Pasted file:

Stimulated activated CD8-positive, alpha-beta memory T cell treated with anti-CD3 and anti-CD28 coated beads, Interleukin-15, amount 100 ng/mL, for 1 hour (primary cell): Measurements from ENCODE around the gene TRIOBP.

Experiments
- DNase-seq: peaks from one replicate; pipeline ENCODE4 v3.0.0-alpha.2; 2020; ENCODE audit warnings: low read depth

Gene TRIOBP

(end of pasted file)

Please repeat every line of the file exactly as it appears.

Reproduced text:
Stimulated activated CD8-positive, alpha-beta memory T cell treated with anti-CD3 and anti-CD28 coated beads, Interleukin-15, amount 100 ng/mL, for 1 hour (primary cell): Measurements from ENCODE around the gene TRIOBP.

Experiments
- DNase-seq: peaks from one replicate; pipeline ENCODE4 v3.0.0-alpha.2; 2020; ENCODE audit warnings: low read depth

Gene TRIOBP